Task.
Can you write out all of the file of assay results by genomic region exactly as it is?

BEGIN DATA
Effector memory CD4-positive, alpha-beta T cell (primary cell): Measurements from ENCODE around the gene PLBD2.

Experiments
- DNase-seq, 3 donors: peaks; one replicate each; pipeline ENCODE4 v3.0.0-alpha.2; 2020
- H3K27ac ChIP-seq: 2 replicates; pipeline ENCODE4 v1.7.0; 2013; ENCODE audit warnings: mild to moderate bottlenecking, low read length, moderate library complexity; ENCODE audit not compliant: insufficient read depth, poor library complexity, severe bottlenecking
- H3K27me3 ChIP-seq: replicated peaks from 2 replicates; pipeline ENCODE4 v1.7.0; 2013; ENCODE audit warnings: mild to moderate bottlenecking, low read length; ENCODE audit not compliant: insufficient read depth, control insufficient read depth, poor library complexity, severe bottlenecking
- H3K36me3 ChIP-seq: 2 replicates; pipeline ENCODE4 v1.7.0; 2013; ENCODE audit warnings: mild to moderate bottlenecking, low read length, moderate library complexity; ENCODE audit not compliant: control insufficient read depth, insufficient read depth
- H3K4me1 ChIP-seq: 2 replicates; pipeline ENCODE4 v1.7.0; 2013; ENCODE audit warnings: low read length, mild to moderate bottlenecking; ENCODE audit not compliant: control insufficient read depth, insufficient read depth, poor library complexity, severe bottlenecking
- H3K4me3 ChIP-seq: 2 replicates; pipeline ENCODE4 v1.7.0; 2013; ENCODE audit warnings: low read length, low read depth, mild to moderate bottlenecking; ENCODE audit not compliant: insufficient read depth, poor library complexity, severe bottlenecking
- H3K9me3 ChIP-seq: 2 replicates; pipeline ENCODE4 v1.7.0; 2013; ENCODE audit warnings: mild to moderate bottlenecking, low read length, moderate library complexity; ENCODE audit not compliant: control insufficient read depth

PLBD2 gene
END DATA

Effector memory CD4-positive, alpha-beta T cell (primary cell): Measurements from ENCODE around the gene PLBD2.

Experiments
- DNase-seq, 3 donors: peaks; one replicate each; pipeline ENCODE4 v3.0.0-alpha.2; 2020
- H3K27ac ChIP-seq: 2 replicates; pipeline ENCODE4 v1.7.0; 2013; ENCODE audit warnings: mild to moderate bottlenecking, low read length, moderate library complexity; ENCODE audit not compliant: insufficient read depth, poor library complexity, severe bottlenecking
- H3K27me3 ChIP-seq: replicated peaks from 2 replicates; pipeline ENCODE4 v1.7.0; 2013; ENCODE audit warnings: mild to moderate bottlenecking, low read length; ENCODE audit not compliant: insufficient read depth, control insufficient read depth, poor library complexity, severe bottlenecking
- H3K36me3 ChIP-seq: 2 replicates; pipeline ENCODE4 v1.7.0; 2013; ENCODE audit warnings: mild to moderate bottlenecking, low read length, moderate library complexity; ENCODE audit not compliant: control insufficient read depth, insufficient read depth
- H3K4me1 ChIP-seq: 2 replicates; pipeline ENCODE4 v1.7.0; 2013; ENCODE audit warnings: low read length, mild to moderate bottlenecking; ENCODE audit not compliant: control insufficient read depth, insufficient read depth, poor library complexity, severe bottlenecking
- H3K4me3 ChIP-seq: 2 replicates; pipeline ENCODE4 v1.7.0; 2013; ENCODE audit warnings: low read length, low read depth, mild to moderate bottlenecking; ENCODE audit not compliant: insufficient read depth, poor library complexity, severe bottlenecking
- H3K9me3 ChIP-seq: 2 replicates; pipeline ENCODE4 v1.7.0; 2013; ENCODE audit warnings: mild to moderate bottlenecking, low read length, moderate library complexity; ENCODE audit not compliant: control insufficient read depth

PLBD2 gene